AI-Driven Amazon Connect is Worth a Look, Especially by Emergency Communications Centers
Posted on November 7, 2023 by Chris Kelly
A recent blog offered an overview regarding how artificial intelligence (AI) might be leveraged by public-safety and justice organizations. It’s a topic that we explored in depth during our fourth annual Conference for Advancing the Public Sector (CAPS), which was held virtually the last week of September. (Click here to view all sessions on demand, including the two AI-focused sessions.) This blog examines a particular type of AI solution, Amazon Connect, which was developed by Amazon Web Services (AWS).
AWS initially developed the platform for its own call centers, and then rolled it out to the private, i.e., commercial sector. Cloud-hosted, AI-driven, call-center solutions like Amazon Connect are used to great effect in many sectors, notably the banking industry. AWS then decided that Amazon Connect could be adapted for use in the public sector, particularly in the 911 community to handle nonemergency calls.
Before I go on, I want to stress that last point. No one in the public sector is talking about using AI to field emergency calls placed to the 911 system. Rather, the discussion centers on how AI solutions can be used to ease the burden on telecommunicators by handling nonemergency calls placed to 7-digit and 10-digit administrative lines.
Telecommunicators field about 240 million emergency calls annually according to the Federal Communications Commission (FCC). That’s a lot of calls, which is quite a burden by itself, but one that is exacerbated by the acute staffing shortage that is afflicting emergency communications centers (ECCs) nationwide. This burden can be diminished significantly via the use of AI-driven solutions. During a CAPS panel discussion in which I participated, Jake Saur, ECC administrator for Arlington County (Virginia) Public Safety Communications and Emergency Management, estimated that telecommunicators field three times as many nonemergency calls as emergency calls. Imagine if all those nonemergency calls magically would go someplace else.
According to Saur, Amazon Connect, which his agency has implemented, makes it so. When someone dials a nonemergency number, they immediately enter an interactive exchange with an Amazon Connect chatbot, which leverages interactive voice response to “listen” to the caller and then formulate responses based on what it “hears.” Those responses are preprogrammed by the ECC based on specific keywords — Amazon Connect is completely configurable. The caller will receive the information they’re seeking — e.g., what time the fireworks start — or instructions regarding what to do next, which might include a link that will transport the caller to the entity best suited to assist them.
Amazon Connect can handle 75 languages, but sometimes the caller’s diction or accent proves problematic. In cases when the solution is having difficulty understanding a caller, it will repeat the question or transfer the caller to a human. How many times it repeats the question before making the transfer can be configured by the ECC.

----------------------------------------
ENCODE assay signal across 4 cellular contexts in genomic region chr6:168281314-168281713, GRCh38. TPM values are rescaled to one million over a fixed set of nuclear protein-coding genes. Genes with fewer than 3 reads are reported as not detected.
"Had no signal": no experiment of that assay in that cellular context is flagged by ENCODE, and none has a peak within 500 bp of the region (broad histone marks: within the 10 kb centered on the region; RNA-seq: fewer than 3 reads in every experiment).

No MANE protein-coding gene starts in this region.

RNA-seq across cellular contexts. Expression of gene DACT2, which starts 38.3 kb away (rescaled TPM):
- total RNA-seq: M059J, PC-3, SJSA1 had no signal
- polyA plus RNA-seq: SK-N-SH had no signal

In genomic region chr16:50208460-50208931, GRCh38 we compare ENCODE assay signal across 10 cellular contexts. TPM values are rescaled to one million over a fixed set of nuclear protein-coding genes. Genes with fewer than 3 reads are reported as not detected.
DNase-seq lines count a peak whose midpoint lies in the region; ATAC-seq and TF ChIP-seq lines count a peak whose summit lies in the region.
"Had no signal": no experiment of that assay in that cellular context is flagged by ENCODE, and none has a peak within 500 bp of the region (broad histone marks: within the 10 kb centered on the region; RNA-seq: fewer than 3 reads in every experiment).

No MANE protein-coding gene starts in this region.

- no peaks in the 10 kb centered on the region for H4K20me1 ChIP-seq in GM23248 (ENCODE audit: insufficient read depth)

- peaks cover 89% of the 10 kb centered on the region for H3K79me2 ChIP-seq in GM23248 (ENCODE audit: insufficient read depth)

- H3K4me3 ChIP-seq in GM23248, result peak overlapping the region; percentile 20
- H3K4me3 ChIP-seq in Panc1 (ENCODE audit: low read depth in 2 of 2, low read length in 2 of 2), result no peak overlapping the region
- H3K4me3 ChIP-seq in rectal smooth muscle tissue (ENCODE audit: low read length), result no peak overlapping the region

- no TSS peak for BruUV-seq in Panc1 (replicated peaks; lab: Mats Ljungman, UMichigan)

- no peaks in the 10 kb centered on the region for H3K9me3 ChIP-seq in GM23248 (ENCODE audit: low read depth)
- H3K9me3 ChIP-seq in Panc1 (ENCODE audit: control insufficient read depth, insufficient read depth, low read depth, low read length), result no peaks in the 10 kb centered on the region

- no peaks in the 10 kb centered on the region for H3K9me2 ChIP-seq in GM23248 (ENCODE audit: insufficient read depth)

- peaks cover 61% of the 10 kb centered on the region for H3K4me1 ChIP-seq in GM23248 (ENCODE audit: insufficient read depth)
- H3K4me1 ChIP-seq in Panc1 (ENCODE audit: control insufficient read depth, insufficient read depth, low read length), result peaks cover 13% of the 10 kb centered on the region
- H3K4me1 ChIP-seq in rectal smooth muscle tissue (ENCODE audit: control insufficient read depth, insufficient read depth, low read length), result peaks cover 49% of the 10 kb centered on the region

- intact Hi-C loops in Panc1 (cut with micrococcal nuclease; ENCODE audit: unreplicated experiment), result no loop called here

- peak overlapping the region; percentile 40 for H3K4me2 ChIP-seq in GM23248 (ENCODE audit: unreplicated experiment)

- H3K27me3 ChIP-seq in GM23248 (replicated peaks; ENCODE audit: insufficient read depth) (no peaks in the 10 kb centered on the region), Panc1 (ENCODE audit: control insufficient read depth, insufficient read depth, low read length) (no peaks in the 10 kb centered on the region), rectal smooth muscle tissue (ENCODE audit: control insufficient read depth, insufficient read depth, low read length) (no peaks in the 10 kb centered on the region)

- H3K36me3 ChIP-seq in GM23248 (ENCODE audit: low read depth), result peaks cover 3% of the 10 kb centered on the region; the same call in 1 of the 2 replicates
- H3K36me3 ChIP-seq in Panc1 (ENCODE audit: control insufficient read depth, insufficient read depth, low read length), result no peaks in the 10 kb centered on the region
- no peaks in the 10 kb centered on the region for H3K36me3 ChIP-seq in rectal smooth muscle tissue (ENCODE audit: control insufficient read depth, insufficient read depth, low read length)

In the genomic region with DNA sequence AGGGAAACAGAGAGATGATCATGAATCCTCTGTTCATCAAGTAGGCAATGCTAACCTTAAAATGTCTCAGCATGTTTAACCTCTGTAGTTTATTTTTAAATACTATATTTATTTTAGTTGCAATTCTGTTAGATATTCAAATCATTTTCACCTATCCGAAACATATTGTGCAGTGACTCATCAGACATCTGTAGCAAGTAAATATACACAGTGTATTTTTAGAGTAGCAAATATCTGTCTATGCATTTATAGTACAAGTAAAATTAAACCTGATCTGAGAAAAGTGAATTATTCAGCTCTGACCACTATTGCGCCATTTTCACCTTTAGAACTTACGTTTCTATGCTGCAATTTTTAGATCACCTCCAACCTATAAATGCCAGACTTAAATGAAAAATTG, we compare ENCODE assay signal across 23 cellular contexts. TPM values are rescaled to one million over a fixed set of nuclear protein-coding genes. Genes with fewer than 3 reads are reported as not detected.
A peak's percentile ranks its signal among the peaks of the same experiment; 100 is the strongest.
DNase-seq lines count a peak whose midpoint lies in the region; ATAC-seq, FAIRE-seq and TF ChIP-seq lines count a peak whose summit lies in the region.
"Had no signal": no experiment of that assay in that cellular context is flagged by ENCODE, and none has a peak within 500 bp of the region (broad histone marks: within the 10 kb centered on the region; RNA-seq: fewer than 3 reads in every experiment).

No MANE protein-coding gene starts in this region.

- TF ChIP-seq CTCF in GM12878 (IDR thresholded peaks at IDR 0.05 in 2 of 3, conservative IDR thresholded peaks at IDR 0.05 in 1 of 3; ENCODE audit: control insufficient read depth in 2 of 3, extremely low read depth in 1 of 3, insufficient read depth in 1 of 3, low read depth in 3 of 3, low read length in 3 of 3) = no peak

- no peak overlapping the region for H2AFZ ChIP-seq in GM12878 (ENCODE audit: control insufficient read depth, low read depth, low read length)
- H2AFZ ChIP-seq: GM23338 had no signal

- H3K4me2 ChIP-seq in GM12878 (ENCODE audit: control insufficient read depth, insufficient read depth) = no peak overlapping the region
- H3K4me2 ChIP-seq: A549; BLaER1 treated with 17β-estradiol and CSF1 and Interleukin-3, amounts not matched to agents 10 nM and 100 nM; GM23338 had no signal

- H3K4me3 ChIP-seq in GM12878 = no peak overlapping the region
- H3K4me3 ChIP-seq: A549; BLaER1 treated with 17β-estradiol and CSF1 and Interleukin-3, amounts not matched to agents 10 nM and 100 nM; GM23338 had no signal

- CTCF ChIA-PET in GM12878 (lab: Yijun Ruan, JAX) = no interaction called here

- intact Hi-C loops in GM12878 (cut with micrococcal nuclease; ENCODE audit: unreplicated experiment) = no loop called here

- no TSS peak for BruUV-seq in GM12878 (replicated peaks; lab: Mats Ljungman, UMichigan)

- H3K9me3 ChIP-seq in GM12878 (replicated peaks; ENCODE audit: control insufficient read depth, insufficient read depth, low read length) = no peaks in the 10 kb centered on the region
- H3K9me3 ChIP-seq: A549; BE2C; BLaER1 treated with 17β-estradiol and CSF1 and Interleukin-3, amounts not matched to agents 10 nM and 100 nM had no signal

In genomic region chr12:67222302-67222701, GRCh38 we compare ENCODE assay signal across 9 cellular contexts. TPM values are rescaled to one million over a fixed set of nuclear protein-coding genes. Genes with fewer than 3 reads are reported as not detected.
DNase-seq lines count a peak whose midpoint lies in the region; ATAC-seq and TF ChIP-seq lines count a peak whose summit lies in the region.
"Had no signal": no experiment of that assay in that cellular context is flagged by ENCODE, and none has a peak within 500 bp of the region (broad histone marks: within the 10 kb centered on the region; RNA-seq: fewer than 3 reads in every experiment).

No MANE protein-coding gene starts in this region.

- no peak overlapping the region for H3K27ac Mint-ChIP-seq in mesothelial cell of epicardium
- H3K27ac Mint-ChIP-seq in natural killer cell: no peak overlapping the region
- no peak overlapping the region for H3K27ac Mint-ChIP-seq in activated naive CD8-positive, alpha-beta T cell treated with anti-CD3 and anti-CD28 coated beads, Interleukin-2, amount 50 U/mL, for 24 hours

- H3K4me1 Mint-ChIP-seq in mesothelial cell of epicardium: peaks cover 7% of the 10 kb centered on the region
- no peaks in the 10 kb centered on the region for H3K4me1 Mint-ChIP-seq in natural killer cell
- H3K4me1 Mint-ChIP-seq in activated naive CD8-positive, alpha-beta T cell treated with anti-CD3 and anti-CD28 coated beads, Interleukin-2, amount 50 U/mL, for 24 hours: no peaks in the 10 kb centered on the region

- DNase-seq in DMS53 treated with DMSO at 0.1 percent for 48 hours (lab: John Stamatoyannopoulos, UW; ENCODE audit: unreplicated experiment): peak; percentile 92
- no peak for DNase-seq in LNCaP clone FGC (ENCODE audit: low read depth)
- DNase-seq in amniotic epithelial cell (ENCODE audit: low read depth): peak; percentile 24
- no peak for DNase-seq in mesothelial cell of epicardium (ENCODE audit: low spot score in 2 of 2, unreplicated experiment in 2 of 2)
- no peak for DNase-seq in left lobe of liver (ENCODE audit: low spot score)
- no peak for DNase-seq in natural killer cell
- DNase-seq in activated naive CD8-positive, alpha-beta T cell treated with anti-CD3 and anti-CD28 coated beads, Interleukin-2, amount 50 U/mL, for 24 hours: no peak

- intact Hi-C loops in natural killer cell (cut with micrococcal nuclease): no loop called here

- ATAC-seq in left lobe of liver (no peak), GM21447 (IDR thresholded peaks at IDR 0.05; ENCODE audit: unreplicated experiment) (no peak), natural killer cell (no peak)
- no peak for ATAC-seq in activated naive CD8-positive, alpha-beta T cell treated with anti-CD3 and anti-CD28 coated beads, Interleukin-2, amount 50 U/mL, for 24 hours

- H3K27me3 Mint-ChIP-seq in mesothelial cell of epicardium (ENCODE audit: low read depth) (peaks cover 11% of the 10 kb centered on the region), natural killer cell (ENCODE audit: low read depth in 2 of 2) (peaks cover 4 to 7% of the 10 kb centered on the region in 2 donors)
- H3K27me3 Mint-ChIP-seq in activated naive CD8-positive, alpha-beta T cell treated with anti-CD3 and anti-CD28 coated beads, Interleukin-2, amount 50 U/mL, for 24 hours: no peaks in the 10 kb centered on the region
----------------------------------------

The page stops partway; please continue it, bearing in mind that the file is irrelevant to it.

The reader might be wondering, what happens if someone dials a nonemergency number to report an actual emergency? That’s a great question because this does happen. When it does, Amazon Connect will transfer the call to a telecommunicator immediately when it recognizes specific keywords.
The beauty of this in the current environment is that all these actions are performed automatically — telecommunicators no longer get involved in truly nonemergency calls. This will decrease the call volumes they must handle by orders of magnitude and ease their burden exponentially. This will improve their mental health, which is critically important given the high-stress environment in which they work and the fact that their decisions — which must be made in the blink of an eye — can mean the difference between life and death.
It also will enable them to focus more sharply on the emergency calls they do handle, resulting in better service to field responders and the public. For the public, implementation of Amazon Connect and AI-driven solutions like it means that they will get the help they need faster — often, telecommunicators that must field nonemergency calls don’t have the information the caller needs at their fingertips, which delays response.
Anything that doesn’t tie up a telecommunicator or a 911 trunk needlessly is a good — no, great — thing.
One caveat that should be noted concerns the fact that neither Amazon Connect, nor any AI-driven solution, represents a “set it and forget it” scenario, i.e., there’s a lot to implementing and operating such solutions. And the truth is that some agencies won’t possess the internal resources and expertise needed to leverage this exciting capability — but the good news is that we do, and MCP’s subject-matter experts are eager to help your agency develop an AI strategy that aligns well with your operating environment.
So, please reach out. In the meantime, I encourage you to view the AI session entitled, “Beyond Traditional Tactics: Fresh Ideas for Tackling Today's Staffing Shortages” that we presented during CAPS 2023. The session features the insights of MCP’s John Chiaramonte and AWS’s John Persano (click here to be transported to the on-demand landing page). I am confident that you will find it time well spent.
Chris Kelly is MCP’s vice president of facilities and operations services. Email him at ChrisKelly@MissionCriticalPartners.com.